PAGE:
Song and Legend From the Middle Ages
As elsewhere in Europe, the twelfth and thirteenth centuries in Germany produced numberless romances. These may be classed under  Romances of Arthur,  Romances of the Holy Graal,  Romances of Antiquity, and  Romances of Love and Chivalry. The chief posts of romances were Hartmann von Aue, Gottfried von Strassburg, and Wolfram von Eschenbach.
A good example of the romance of love is Der Arme Heinrich of Hartmann von Aue. "Poor Henry," to quote Scherer, "is a kind of Job, a man of noble birth; rich, handsome, and beloved, who is suddenly visited by God with the terrible affliction of leprosy, and who can be cured only by the lifeblood of a young maiden who is willing to die for him. The daughter of a peasant, to whose house he has retired in his despair, resolves to sacrifice her life for him. Heinrich accepts her offer, and the knife to kill her is already whetted, when a better feeling arises in his breast, and he refuses to take upon himself the guilt of her death, resolving to resign himself to the will of God. This resignation saves him; he recovers and marries the maiden." Our extracts are from the first and last of the poem.
HENRY THE LEPER
Once on a time, rhymeth the rhyme,
In Swabia land once on a time,
There was a nobleman sojourneying,
Unto whose nobleness everything
Of virtue and high-hearted excellence
Worthy his line and his high pretense
With plentiful measure was meted out:
The land rejoiced in him round about.
He was like a prince in his governing---
In his wealth he was like a king;
But most of all by the fame far-flown
Of his great knightliness was he known,
North and south, upon land and sea.
By his name he was Henry of the Lea.
All things whereby the truth grew dim
Were held as hateful foes with him:
By solemn oath was he bounden fast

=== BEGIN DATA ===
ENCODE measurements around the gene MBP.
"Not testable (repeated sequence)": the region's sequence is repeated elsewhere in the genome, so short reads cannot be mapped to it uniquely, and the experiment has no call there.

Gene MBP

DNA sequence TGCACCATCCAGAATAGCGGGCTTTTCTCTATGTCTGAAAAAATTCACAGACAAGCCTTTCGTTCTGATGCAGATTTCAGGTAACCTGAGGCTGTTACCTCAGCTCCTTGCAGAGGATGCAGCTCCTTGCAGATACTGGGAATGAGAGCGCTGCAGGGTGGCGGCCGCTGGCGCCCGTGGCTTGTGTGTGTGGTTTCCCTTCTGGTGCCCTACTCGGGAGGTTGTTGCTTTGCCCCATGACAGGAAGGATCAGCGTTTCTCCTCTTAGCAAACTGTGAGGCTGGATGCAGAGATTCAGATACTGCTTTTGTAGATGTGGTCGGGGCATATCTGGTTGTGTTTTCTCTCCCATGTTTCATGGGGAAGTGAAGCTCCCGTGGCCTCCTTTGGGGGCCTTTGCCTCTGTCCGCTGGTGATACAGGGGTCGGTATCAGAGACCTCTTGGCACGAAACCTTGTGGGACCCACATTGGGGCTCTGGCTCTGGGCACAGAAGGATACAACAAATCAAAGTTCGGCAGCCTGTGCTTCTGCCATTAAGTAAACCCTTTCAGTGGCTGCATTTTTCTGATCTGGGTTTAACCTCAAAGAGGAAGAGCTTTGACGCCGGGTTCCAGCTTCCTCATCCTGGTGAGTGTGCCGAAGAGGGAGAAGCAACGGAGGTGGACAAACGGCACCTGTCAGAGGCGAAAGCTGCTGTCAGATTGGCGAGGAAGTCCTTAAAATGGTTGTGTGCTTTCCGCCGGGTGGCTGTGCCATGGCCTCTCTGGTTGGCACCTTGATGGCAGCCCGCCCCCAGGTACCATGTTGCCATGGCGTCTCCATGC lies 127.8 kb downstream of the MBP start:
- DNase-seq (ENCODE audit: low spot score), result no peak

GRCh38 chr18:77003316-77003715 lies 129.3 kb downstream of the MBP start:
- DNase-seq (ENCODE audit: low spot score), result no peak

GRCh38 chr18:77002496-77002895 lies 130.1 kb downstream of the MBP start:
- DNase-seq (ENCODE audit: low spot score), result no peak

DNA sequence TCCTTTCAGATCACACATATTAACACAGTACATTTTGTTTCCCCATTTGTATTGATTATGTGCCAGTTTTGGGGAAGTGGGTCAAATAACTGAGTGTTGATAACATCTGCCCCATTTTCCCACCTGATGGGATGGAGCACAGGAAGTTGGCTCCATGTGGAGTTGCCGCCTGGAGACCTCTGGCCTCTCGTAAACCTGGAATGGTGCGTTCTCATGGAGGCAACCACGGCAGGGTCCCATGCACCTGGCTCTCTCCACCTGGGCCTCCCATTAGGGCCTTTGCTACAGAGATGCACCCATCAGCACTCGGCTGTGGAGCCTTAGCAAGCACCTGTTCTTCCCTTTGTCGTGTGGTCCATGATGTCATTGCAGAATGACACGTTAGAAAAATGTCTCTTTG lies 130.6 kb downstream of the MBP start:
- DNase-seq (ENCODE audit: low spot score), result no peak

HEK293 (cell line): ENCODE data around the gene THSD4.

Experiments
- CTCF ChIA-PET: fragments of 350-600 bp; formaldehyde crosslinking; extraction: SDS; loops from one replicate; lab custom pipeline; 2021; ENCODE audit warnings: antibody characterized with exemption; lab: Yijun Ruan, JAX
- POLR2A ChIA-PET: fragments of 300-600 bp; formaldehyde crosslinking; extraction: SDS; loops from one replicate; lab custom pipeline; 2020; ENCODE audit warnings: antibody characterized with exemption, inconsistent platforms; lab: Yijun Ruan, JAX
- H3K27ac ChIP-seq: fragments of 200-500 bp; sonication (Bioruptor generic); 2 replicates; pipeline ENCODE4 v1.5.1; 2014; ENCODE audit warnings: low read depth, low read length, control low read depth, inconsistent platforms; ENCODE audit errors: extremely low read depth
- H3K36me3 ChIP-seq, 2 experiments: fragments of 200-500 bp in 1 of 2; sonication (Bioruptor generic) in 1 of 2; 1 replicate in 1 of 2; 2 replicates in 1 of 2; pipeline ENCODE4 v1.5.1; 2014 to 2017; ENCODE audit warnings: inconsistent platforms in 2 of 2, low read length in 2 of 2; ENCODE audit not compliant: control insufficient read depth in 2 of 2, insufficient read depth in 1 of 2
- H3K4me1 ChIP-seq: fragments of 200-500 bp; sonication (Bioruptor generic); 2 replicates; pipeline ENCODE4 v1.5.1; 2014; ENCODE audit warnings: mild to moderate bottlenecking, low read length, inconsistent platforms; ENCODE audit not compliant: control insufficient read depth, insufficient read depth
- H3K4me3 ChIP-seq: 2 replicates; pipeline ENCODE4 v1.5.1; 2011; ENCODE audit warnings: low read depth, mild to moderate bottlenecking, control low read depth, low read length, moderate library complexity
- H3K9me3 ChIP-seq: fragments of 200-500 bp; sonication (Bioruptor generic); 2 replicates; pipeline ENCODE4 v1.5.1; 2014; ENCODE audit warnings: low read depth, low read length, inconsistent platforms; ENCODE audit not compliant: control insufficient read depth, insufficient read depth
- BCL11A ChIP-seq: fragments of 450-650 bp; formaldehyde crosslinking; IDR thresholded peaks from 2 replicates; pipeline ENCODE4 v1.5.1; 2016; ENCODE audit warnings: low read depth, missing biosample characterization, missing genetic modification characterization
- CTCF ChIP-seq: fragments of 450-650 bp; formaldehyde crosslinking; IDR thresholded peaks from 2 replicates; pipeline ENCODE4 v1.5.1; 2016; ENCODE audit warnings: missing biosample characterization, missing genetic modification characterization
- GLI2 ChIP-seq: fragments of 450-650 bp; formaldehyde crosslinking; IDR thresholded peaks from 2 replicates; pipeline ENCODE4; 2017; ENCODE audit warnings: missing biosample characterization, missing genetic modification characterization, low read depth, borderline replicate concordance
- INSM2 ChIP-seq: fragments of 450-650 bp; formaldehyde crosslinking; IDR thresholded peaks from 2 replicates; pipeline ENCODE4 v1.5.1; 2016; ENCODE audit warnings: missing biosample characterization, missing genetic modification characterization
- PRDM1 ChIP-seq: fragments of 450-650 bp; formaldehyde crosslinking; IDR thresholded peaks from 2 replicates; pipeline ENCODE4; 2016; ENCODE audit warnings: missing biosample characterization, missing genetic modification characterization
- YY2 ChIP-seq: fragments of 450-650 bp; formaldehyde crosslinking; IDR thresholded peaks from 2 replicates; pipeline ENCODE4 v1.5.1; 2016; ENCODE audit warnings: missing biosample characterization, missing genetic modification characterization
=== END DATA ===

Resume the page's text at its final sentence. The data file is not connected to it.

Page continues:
To shun them while his life should last.
In honour all his days went by:
Therefore his soul might look up high
To honorable authority.
A paragon of all graciousness,
A blossoming branch of youthfulness,
A looking-glass to the world around,
A stainless and priceless diamond,
Of gallant 'haviour a beautiful wreath,
A home when the tyrant menaceth,
A buckler to the breast of his friend,
And courteous without measure or end;
Whose deeds of arms 'twere long to tell;
Of precious wisdom a limpid well,
A singer of ladies every one,
And very lordly to look upon
In feature and hearing and countenance;
Say, failed he in anything, perchance,
The summit of all glory to gain
And the lasting honour of all men.
Alack! the soul that was up so high
Dropped down into pitiful misery;
The lofty courage was stricken low,
The steady triumph stumbled in woe,
And the world-joy was hidden in the dust,
Even as all such shall be and must.
He whose life in the senses centreth
Is already in the shades of death.
The joys, called great, of this under-state
Burn up the bosom early and late;
And their shining is altogether vain,
For it bringeth anuish and trouble and pain,
The torch that flames for men to see
And wasteth to ashes inwardly
Is verily but an imaging
Of man's own life, the piteous thing.
The whole is brittleness and mishap:
We sit and dally in Fortune's lap
Till tears break in our smiles betwixt,
And the shallow honey-draught be mix'd
With sorrow's wormwood fathom-deep.
Oh! rest not therefore, man, nor sleep:
In the blossoming of thy flower-crown
A sword is raised to smite thee down.
It was thus with Earl Henry, upon whom for his pride God sent a leprosy, as He did upon Job. But he did not bear his affliction as did Job.
Its duteousness his heart forgot;
His pride waxed hard, and kept its place,
But the glory departed from his face,
And that which was his strength, grew weak.
The hand that smote him on the cheek
Was all too heavy. It was night,
Now, and his sun withdrew its light.
To the pride of his uplifted thought
Much woe the weary knowledge brought
That the pleasant way his feet did wend
Was all passed o'er and had an end.
The day wherein his years had begun
Went in his mouth with a malison.
As the ill grew stronger and more strong,---